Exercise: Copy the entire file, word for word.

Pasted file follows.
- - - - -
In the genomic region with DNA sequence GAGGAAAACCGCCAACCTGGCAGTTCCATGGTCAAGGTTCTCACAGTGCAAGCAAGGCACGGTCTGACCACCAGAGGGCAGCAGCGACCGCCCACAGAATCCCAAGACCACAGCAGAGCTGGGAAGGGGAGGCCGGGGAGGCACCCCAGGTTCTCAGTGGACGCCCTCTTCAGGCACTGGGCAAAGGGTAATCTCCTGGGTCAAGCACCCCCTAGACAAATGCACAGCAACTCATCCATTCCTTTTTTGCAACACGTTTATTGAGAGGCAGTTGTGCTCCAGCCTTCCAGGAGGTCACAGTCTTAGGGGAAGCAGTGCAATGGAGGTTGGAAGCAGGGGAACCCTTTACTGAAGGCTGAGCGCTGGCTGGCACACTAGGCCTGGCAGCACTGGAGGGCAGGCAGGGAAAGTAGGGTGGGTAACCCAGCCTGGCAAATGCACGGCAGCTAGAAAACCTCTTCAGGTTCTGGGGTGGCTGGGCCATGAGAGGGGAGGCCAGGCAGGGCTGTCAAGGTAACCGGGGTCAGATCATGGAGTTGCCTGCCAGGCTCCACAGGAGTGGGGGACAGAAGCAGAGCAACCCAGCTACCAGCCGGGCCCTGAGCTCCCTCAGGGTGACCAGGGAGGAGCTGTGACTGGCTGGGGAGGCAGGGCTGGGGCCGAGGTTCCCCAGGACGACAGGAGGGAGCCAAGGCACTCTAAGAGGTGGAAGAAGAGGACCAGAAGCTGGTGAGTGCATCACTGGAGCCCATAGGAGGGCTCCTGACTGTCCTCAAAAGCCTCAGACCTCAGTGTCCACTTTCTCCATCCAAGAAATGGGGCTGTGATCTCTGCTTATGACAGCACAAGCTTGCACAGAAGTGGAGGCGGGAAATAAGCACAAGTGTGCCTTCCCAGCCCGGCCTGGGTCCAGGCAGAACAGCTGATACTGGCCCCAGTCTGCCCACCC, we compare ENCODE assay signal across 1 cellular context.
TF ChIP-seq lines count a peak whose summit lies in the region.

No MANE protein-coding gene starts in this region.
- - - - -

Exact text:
In the genomic region with DNA sequence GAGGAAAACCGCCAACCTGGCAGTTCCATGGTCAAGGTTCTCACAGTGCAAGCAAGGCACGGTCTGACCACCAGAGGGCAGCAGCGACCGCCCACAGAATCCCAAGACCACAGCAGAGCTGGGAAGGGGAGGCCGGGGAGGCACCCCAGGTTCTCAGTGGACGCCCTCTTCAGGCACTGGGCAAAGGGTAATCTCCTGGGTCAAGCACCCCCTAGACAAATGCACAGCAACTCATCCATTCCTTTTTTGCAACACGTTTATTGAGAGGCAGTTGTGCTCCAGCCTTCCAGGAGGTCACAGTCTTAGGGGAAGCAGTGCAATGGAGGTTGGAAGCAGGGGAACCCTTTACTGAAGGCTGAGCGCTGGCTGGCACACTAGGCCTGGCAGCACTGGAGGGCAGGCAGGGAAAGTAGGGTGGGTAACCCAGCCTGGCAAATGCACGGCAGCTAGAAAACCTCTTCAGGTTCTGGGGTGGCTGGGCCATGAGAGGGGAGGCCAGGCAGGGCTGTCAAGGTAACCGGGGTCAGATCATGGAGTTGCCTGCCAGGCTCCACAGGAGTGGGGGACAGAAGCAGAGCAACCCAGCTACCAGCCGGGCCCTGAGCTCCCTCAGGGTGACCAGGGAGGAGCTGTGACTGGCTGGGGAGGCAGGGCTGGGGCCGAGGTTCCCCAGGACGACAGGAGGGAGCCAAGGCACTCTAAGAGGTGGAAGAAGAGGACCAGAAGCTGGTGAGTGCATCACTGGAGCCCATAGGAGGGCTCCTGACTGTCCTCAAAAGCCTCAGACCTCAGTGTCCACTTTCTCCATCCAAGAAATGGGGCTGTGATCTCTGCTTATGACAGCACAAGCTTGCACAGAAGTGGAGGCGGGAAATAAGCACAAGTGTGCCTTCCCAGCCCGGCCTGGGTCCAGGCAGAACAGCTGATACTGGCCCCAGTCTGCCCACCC, we compare ENCODE assay signal across 1 cellular context.
TF ChIP-seq lines count a peak whose summit lies in the region.

No MANE protein-coding gene starts in this region.